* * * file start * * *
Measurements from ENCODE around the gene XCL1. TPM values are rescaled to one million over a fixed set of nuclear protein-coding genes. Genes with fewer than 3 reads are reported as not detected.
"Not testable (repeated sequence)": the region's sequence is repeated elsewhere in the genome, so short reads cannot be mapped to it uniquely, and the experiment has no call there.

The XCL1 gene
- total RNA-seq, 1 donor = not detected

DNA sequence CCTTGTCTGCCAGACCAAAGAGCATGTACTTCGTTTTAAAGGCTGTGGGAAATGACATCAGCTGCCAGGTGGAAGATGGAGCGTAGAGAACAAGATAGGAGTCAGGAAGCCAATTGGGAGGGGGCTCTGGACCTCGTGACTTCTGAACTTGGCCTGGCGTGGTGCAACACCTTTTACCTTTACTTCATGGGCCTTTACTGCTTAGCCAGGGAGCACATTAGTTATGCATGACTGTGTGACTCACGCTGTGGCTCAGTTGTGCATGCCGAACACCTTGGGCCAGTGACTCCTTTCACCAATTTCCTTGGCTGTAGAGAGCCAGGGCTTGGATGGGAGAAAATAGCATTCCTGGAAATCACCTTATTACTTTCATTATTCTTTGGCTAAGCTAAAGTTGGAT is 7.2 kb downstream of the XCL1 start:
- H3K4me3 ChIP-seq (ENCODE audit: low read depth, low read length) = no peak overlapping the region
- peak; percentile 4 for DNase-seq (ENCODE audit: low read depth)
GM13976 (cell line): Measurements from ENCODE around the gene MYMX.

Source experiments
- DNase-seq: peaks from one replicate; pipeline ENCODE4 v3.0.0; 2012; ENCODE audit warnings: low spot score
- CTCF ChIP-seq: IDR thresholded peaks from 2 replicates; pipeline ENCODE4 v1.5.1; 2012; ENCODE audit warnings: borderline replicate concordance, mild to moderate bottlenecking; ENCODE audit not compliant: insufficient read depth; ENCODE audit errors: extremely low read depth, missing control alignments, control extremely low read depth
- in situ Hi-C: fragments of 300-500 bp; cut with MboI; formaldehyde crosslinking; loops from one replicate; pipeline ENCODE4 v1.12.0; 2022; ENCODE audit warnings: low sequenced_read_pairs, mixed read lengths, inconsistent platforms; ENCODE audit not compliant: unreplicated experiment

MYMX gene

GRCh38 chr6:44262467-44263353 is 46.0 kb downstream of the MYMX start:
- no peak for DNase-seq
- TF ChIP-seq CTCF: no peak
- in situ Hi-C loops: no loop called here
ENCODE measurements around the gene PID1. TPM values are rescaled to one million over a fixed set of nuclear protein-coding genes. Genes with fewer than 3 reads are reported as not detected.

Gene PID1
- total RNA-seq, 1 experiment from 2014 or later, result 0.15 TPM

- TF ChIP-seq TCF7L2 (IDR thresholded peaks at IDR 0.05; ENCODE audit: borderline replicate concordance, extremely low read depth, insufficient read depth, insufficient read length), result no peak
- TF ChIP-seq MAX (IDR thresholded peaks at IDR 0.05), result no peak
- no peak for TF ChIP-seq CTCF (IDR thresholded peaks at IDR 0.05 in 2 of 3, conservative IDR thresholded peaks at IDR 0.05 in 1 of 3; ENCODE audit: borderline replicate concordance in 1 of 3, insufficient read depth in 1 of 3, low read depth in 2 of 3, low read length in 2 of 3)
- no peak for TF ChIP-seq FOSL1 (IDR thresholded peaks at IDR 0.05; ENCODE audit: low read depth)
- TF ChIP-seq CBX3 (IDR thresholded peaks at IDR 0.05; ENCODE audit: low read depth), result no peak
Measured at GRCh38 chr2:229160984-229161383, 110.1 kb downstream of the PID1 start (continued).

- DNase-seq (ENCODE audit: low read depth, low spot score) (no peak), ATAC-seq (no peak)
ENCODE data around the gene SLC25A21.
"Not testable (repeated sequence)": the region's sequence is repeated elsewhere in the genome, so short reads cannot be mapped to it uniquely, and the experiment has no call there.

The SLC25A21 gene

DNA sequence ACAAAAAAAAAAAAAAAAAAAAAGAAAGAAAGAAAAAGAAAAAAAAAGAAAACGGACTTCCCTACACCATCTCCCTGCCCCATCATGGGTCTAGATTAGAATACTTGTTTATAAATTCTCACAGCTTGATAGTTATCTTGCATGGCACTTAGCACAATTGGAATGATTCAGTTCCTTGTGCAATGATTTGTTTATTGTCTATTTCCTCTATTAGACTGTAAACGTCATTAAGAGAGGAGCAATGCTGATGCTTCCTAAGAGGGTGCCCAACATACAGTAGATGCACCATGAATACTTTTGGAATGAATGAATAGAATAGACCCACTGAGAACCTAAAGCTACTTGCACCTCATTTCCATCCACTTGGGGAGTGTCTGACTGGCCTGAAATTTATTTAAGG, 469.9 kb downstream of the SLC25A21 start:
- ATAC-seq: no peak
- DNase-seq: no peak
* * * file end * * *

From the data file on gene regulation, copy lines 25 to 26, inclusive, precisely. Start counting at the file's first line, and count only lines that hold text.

- TF ChIP-seq CBX3 (IDR thresholded peaks at IDR 0.05; ENCODE audit: low read depth), result no peak
Measured at GRCh38 chr2:229160984-229161383, 110.1 kb downstream of the PID1 start (continued).